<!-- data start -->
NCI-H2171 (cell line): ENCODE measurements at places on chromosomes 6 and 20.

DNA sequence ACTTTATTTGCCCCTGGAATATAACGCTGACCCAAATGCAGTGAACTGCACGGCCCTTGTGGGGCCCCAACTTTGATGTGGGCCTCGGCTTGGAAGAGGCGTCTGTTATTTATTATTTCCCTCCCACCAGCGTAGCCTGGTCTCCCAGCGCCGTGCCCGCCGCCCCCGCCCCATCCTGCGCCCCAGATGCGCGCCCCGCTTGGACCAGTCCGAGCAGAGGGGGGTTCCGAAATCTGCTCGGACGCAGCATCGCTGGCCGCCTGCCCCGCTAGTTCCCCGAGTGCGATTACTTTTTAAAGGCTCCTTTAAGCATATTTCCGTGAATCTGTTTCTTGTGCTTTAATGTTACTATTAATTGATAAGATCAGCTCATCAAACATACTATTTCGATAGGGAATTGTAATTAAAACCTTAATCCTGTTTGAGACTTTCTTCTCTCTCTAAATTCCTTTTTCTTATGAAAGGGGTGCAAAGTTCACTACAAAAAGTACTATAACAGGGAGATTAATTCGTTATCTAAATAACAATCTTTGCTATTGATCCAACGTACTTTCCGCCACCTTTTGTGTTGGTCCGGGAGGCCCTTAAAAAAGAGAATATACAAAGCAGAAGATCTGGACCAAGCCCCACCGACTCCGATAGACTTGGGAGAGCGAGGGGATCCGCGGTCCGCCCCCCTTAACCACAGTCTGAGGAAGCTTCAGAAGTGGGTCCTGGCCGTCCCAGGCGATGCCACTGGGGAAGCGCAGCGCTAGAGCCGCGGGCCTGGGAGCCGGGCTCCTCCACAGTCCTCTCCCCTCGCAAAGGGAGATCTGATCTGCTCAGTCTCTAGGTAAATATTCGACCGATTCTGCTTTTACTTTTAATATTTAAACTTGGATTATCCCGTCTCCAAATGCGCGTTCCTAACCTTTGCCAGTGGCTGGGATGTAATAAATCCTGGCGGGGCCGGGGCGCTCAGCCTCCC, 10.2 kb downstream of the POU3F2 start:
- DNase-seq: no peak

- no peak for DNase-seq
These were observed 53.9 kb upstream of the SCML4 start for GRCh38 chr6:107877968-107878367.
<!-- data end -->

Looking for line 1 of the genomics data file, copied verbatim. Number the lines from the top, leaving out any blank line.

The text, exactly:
NCI-H2171 (cell line): ENCODE measurements at places on chromosomes 6 and 20.